So the House of Bishops meets next Thursday, September 20th, and the Global South merrily continues to consecrate bishops for their missionary bodies in North America. Leaders of the Episcopal Dioceses of Pittburgh, Fort Worth, San Joaquin, and Quincy, are now all in various stages of planning to divorce themselves from The Episcopal Church. The effort seems afoot to attach as much weight as possible to the HoB response to the Primates this month. It's a shrewd, albeit classic political ploy, because it allows the Network and the Global South band to blame the HoB, and perhaps the Archbishop of Canterbury as well, for whatever endeavor they have set their hearts on -- even schism. Whether it's deeply honest or not in the light of Christ is quite another question entirely. And many of the tangible repercussions are sadly ending up thrown to the secular courts, where they will play out in costly ways for years to come.
Here are some links for gaining perspective on the present situation:
An advisor to the Archbishop of Canterbury's office has declared that the Primates' Dar Es Salaam Communiqué does not represent an ultimatum to The Episcopal Church. I disagree to some extent, as the language seems very much like a veiled threat or demand. . . but of course without any real teeth. The Primates in particular have no authority by themselves to enforce any policy internally in The Episcopal Church or even see us trotted out of the Communion.
My quibble aside, it seems clear at any rate that the Archbishop of Canterbury has no intention of arriving in New Orleans bringing threats of excommunication, let alone hell-fire and damnation. And it does me well to grant that the Archbishop of Canterbury was at Dar Es Salaam in February and I wasn't!
So September 30th is not D-day, although some would wish it so. Ironically, the "invasion" has already begun. Indeed, it is well under way.
If you ask me, the schismatic dioceses and their allies in other Provinces have already stacked the deck. They are in advanced stages of planning to leave and set up an alternative Anglican Communion that will look and behave very different from the old one. Whether it will succeed or not, and who or what will ultimately be in charge of it, is another question entirely. But it is hard to ignore that indeed, "things are now set in motion that cannot be undone."
The upshot of all this, it seems to me:
Our bishops would do well to respond to whatever is real, and I trust that they might indeed do so. Their initial response in March was a hopeful sign. Speaking in person with the Archbishop of Canterbury and others in the Anglican Communion might make cutting through the bluster and red herrings coming from some quarters all the easier.
Our Presiding Bishop offers a succinct overview of the House of Bishops, their authority, and what we can expect at next week's meeting. My takeaway is a general sentiment is that there is every intention to move forward with a sense of Spirit-filled mission, and to continue conversation with the greater Communion according to the rules: both those in The Episcopal Church, and according to the structures in place in the Anglican Communion, particularly the Anglican Consultative Council.
Some might mock appeals to polity and rules at this stage, claiming that the Bible trumps all, or, even more rightly, that Jesus comes first. Fair enough. But there is always a danger of excusing ourselves from moral responsibility for our actions by hiding behind Scripture, or even the name of Christ himself. Rules, imperfect as they are, help us navigate that important distinction, and more importantly, bound us in a community of mutual assent while we work out our disagreements.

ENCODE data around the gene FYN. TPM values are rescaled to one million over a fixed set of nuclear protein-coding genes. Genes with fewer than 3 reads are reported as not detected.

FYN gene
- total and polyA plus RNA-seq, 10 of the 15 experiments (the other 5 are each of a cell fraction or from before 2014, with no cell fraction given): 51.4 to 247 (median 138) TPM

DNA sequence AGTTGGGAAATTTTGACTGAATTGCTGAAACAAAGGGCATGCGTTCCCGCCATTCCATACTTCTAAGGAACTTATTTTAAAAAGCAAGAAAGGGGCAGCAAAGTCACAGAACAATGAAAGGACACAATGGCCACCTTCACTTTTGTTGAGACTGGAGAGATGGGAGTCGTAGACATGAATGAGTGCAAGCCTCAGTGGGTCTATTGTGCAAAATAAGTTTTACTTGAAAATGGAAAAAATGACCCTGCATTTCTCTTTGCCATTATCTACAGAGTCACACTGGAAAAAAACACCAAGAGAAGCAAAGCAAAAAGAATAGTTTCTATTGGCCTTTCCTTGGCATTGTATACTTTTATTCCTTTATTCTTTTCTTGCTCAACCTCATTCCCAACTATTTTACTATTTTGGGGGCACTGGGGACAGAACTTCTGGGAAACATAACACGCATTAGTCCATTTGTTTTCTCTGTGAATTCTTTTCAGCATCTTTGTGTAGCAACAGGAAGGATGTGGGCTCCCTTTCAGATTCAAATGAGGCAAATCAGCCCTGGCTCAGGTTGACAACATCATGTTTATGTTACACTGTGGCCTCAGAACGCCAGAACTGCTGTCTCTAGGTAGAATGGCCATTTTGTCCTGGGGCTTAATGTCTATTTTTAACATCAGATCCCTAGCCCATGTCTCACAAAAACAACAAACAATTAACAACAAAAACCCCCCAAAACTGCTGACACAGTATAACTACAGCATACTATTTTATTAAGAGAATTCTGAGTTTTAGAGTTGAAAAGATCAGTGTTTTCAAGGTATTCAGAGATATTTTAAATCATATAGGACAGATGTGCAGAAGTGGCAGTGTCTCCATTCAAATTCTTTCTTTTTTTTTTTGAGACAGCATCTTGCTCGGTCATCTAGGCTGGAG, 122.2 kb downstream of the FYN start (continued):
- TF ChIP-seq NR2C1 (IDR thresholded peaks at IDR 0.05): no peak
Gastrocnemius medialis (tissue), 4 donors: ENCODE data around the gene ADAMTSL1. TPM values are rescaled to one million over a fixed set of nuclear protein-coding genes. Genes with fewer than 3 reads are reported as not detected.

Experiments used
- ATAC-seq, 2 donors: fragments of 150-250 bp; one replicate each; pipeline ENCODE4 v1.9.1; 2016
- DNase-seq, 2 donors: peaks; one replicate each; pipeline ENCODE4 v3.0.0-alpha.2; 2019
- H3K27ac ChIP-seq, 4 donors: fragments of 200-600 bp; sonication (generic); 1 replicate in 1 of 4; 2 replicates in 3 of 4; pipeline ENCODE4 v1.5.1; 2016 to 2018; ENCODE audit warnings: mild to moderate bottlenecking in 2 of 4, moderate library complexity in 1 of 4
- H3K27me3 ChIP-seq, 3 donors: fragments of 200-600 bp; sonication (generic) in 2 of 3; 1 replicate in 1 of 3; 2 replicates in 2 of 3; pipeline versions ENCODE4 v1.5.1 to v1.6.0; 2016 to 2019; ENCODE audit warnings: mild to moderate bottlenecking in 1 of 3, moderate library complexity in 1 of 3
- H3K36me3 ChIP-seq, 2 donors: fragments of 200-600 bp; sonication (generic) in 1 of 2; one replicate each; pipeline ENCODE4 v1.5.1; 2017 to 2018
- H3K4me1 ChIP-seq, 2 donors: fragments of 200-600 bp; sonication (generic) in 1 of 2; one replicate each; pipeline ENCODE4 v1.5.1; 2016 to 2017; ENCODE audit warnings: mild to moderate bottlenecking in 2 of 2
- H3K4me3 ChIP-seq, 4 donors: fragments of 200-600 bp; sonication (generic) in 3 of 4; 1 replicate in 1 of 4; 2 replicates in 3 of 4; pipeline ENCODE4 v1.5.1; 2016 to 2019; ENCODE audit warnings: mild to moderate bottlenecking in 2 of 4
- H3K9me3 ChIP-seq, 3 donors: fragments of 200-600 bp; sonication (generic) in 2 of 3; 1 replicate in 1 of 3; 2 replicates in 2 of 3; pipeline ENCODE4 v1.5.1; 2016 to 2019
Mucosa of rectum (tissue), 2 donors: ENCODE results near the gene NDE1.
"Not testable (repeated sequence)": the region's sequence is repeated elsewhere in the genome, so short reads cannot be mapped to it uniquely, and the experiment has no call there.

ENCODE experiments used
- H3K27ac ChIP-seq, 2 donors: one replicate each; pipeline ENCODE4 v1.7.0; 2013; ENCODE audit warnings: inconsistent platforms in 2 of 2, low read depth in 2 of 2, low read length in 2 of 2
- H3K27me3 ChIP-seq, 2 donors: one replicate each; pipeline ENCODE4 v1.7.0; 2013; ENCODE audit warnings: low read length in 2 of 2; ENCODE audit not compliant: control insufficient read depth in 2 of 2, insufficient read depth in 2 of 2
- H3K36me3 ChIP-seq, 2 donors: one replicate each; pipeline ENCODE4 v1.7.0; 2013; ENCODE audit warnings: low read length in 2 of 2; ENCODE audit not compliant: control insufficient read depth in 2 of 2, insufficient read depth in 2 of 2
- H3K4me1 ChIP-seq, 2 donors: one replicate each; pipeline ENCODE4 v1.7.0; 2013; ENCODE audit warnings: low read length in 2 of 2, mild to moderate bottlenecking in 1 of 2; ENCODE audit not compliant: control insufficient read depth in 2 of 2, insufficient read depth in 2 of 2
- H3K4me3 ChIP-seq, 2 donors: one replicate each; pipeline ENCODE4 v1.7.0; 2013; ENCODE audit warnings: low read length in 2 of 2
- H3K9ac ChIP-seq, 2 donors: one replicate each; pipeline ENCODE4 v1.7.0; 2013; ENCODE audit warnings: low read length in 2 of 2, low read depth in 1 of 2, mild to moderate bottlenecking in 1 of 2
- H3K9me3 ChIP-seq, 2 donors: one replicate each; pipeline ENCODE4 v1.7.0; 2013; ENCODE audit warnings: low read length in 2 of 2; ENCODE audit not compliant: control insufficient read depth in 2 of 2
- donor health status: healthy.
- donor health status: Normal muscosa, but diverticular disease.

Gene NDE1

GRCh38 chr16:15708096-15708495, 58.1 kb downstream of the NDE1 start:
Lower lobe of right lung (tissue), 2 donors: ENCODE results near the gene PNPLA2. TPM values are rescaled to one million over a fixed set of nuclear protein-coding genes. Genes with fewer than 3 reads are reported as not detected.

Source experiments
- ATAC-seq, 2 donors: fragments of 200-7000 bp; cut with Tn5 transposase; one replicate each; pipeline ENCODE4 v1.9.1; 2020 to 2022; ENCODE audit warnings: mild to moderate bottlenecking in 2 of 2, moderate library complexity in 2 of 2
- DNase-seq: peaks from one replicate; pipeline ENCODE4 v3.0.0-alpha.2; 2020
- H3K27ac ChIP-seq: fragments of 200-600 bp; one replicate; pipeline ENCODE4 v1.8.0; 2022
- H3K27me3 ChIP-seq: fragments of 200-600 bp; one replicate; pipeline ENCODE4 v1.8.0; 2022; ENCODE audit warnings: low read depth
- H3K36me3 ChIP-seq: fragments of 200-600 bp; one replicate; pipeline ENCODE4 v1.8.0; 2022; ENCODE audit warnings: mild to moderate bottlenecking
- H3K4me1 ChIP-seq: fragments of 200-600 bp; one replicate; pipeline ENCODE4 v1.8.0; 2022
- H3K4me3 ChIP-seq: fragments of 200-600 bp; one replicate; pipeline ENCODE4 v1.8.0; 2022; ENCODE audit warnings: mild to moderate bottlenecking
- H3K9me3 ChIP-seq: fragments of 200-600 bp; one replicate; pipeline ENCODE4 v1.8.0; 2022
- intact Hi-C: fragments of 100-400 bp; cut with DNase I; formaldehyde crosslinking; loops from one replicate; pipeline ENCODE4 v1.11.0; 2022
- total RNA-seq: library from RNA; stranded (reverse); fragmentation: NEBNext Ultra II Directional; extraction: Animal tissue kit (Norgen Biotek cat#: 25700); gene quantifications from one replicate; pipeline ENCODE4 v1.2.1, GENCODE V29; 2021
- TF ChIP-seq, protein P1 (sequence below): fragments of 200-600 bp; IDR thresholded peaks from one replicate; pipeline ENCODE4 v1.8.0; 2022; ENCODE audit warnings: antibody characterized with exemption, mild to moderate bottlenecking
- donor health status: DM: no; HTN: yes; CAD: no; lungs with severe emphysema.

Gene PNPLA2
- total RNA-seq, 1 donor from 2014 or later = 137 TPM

Tom Woodward addresses the schismatic rejection of time-honored principles of Anglican Christianity in four well-worth-reading essays over at Episcopal Majority.
Tobias Haller is continuing an illuminating discussion over sexuality in the context of Christianity and Scripture, speaking to the heart of the manifesting issue that is driving much emotion around the present discord.
Granted there will be a great deal in the Anglican blogosphere about the HoB meeting next week. If you want to keep up, I suggest heading on over to Episcopal Café, where Jim Naughton plans ongoing coverage and to host a great deal of commentary from a variety of authors.
But a lingering concern for me these days is how many of us, myself included, have forgotten how the spin-doctors and a handful of bishops and their the enemy of my enemy is my friend alliances have, in various ways, hijacked the focus of the Anglican Communion with a very narrow set of issues now for over four years.
Perhaps it is past time to begin wresting it back. Some are already hard at it.
So I'll close this reflection by returning to the more personal, referencing an essay I posted recently on children's baptism over at Episcopal Café, where it received some well-worth-reading comments in reply.
I look forward to attending our diocesan clergy conference late this month that will welcome our Presiding Bishop, and we are doubly blessed with Archbishop Ngundane's visit to this diocese during our annual convention in October.
Finally, last Wednesday, I was privileged to be elected Rector of Church of Our Saviour, Mill Valley, California, where I have been serving for the past year as priest-in-charge ("Long-Term Interim"). So Hiroko, Daniel, and I are planning to stick around these here parts for quite sometime with some really loving and (thankfully) patient people!
Naturally, the concerns of the greater Anglican Communion, while important, have been taking a back seat for me recently to more local matters of Christian life and ministry.
But then, that is probably just as well...